TOWIE is not the only way say top Essex career women
THE leaders of today inspired the leaders of tomorrow at a conference aimed at helping teenage girls reach the top of their game.
Four women who are at the pinnacle of their chosen careers, three of whom are former pupils, dropped into Chelmsford County High School for Girls to give speeches and run seminars and workshops for 160 students, aged 14 and 15.
Girls from Boswells School, in Springfield, and St John Payne School joined those at the grammar school for the Developing the Leaders of Tomorrow Conference, which even heard from former Dragons' Den star Rachel Elnaugh.
Maria French, assistant head teacher for pastoral support, who arranged the event with Katharine Adams, head of Year 11, helped by a team of students, said: "The students here today are young women who are taking their education seriously, who are growing up to be the dynamic, confident, articulate leaders of tomorrow.
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"These girls are the antithesis of those seen in The Only Way is Essex, girls who care about what is in their heads and their hearts, rather than simply about what they look like."
The day began with key note speeches from all four guests, who talked briefly about how they had reached the lofty positions they hold.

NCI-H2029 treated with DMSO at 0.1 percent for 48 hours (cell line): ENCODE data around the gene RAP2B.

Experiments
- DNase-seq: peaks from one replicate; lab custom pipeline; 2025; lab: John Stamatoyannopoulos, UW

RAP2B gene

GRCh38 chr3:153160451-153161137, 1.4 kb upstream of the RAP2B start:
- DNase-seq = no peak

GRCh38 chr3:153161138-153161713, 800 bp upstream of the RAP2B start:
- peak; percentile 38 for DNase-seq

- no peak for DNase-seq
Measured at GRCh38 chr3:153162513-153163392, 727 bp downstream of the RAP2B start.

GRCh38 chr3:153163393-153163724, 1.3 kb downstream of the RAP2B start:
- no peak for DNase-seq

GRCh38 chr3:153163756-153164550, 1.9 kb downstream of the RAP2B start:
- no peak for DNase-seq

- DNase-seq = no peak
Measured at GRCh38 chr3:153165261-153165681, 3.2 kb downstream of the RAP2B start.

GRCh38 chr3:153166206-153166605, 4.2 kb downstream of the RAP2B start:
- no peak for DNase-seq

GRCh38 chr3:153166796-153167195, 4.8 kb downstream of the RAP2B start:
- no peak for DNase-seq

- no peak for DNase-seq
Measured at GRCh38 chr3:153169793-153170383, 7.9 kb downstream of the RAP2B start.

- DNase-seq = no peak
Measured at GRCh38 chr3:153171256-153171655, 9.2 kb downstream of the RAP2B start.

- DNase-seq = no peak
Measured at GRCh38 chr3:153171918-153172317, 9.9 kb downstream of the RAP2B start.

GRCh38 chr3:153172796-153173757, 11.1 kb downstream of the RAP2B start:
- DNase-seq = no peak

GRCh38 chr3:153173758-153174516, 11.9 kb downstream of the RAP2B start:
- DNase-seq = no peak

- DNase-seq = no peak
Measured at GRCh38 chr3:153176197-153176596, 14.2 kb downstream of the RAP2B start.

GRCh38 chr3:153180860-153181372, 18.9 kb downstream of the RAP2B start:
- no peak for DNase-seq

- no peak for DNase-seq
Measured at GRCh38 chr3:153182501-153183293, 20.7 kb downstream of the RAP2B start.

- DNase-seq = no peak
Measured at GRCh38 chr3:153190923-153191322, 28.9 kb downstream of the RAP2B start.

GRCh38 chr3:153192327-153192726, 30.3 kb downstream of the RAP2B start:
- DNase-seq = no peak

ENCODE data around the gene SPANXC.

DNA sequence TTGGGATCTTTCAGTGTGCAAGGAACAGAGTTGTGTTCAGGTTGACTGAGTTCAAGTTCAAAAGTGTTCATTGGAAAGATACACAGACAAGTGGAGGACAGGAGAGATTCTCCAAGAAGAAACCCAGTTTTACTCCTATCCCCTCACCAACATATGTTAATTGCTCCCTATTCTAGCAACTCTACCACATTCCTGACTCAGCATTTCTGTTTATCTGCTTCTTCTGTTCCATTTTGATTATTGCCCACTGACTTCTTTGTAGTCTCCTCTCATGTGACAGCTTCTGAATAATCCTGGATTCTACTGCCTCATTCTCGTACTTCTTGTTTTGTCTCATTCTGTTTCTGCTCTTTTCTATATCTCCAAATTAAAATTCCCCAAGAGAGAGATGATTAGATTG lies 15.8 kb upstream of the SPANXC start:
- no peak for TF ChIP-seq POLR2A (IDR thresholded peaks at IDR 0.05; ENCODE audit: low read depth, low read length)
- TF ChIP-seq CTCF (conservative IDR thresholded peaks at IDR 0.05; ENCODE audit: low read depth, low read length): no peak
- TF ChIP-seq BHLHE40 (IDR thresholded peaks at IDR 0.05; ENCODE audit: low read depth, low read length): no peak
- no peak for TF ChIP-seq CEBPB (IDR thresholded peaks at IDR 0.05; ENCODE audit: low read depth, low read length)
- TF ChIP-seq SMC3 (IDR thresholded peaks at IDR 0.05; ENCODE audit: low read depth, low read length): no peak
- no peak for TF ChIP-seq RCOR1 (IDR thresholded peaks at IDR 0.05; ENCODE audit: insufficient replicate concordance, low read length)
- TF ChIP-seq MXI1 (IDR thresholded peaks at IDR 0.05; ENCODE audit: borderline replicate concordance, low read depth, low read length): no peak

Former Dragon Rachel Elnaugh, who formed the company Red Letter Days, urged the students to be brave saying: "It's about your mind-set.
"You have to see life as an amazing adventure. You do not know what is going to happen next, but you need an underlying faith that it is going to work out."
Mitra Janes, diversity and inclusion manager at Ford, revealed that appearing confident was the key to leadership, admitting that, although she looked cool and composed during high level meetings, inside she felt far from in charge.
Students were able to choose to attend two seminars led by the guest speakers and, in the afternoon, take part in practical workshops, which included learning to eat healthily on a budget, belly dancing, learning about adventurous travel and public speaking.
Katherine Williams, 16, said: "The issues being discussed here today are not ones we talk about on a daily basis, but they are so important.
"It is a real inspiration to hear the guests talk so honestly about their battles to get where they are, the obstacles they still face, and how they get over them."
Alice England, 15, who goes to St John Payne School, said: "I've never been to anything like this before. I did not know what to expect.
"It is really exciting to hear these woman speak, and makes you realise how much you can achieve if you really want to."
Megan Lyon, 15, added: "For me, the fact that three of these woman went to this school is a real inspiration.
"It shows what Essex girls can achieve.
"Mitra works and lives in Brentwood, the home of Towie, yet she could not be more different from the image that the programme portrays.
"Some of my older friends do not want to put Essex on their CVs for fear of being labelled.
"I'm hoping that image will change soon."
Lydia Evans, 15, was one of the students who helped set up the conference, supervising refreshments and decorations and putting together packs for delegates, all on a very small budget.
She said: "I think the biggest challenge for us will not be barriers stopping us getting to the top of our professions, but being able to juggle motherhood with a career.
"Rachel Elnaugh has five sons and talks about finding the balance between work and home life.
"I think that is something that we could find hard to manage."